“The perfect energy resilient infrastructure option that should be considered in Atlantic City is the development of a microgrid,” said Atlantic City’s study. Photo of Atlantic City by Creative Family/

The city of Hoboken, which is one square mile, with 55,000 residents, described the effects of Superstorm Sandy.

“During heavy rain events the city’s combined sewer overflow system becomes overwhelmed resulting in shallow urban ponding and wet weather discharges of sewerage to the Hudson River,” said the study. “On October 29, 2012 Superstorm Sandy exposed many….vulnerabilities. The storm produced less than an inch of rain in the city; however, the 13- foot storm surge from the Hudson River resulted in 8 feet of flooding. Damages were estimated in the billions.”

The city of Camden proposed a “sustainability loop” that would transmit green energy from Covanta to the Camden County Municipal Utilities Authority (CCMUA) wastewater treatment plant.

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“The Sustainability Loop is designed to have the CCMUA send Covanta its treated effluent to use as cooling water for Covanta’s waste‐to‐steam plant… With the completion of this project, the CCMUA would be 100% off the grid and 100% resilient in the face of power outages. The goal is to power the CCMUA with sludge, waste and the sun,” the study said.

Hudson County proposed an array of seven 200-kW microturbine generators producing electricity and steam. The turbine generators would produce enough power to meet the needs of the facilities connected to it, with waste heat generating steam for distribution through the campus network.  The county said it selected the turbines because “the technology is robust, reliable, efficient and achieves one of the highest availability targets compared to other available technologies.”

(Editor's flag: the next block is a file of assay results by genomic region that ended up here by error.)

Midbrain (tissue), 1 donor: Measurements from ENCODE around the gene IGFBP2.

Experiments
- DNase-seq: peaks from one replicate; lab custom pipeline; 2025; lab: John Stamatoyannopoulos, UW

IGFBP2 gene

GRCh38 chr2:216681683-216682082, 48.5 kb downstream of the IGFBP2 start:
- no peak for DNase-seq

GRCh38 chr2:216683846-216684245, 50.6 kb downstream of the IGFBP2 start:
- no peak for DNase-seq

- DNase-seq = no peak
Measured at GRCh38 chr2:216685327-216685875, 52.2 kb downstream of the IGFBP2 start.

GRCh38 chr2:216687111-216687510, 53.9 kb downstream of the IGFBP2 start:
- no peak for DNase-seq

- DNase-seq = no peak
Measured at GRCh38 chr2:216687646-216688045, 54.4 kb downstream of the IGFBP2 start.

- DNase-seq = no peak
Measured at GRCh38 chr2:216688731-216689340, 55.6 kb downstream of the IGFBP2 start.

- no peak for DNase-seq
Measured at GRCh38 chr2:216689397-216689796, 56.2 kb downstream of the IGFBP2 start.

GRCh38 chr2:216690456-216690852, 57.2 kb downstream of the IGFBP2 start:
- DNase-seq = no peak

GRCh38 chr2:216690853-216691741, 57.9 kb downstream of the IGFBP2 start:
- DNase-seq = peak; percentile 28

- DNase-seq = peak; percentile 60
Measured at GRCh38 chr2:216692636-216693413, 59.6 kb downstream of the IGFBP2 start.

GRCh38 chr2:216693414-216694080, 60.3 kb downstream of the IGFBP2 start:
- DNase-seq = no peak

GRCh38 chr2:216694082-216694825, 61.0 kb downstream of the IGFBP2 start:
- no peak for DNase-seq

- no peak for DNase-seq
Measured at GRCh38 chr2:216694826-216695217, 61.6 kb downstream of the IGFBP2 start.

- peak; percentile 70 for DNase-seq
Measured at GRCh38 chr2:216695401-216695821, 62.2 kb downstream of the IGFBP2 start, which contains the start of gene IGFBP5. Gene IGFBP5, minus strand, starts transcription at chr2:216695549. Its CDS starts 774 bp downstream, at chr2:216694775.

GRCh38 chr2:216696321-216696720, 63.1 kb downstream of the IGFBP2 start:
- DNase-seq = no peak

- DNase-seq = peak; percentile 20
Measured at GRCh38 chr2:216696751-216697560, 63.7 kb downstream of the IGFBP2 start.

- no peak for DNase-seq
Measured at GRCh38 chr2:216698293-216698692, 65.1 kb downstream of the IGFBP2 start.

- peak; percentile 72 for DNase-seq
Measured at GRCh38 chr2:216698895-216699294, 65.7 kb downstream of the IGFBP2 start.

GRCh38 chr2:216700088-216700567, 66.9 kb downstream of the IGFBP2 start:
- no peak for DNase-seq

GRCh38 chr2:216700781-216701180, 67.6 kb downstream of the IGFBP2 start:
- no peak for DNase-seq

In addition to the microturbine generators, the study recommended solar PV.

Information about the 13 microgrid projects is available here.

Microgrid benefits

In its plan, Atlantic City summarized the benefits of a microgrid.

“The proposed Atlantic City Microgrid delivers comprehensive societal benefits associated with energy efficiency gains, reduced environmental impacts as well as establishing the provision of resilient emergency medical and public shelter facilities.”

If utilities, customers and government agencies are willing to work together on the project, the study said, “There is no better circumstance that presents the close geographic nexus of medical and public sheltering facilities, available generation assets, and customers excited about a microgrid initiative, anywhere else in the state of New Jersey.”

About the Author

Lisa Cohn | Contributing Editor

I focus on the West Coast and Midwest. Email me at [email protected]

I’ve been writing about energy for more than 20 years, and my stories have appeared in EnergyBiz, SNL Financial, Mother Earth News, Natural Home Magazine, Horizon Air Magazine, Oregon Business, Open Spaces, the Portland Tribune, The Oregonian, Renewable Energy World, Windpower Monthly and other publications. I’m also a former stringer for the Platts/McGraw-Hill energy publications. I began my career covering energy and environment for The Cape Cod Times, where Elisa Wood also was a reporter. I’ve received numerous writing awards from national, regional and local organizations, including Pacific Northwest Writers Association, Willamette Writers, Associated Oregon Industries, and the Voice of Youth Advocates. I first became interested in energy as a student at Wesleyan University, Middletown, Connecticut, where I helped design and build a solar house.

Twitter: @LisaECohn

Linkedin: LisaEllenCohn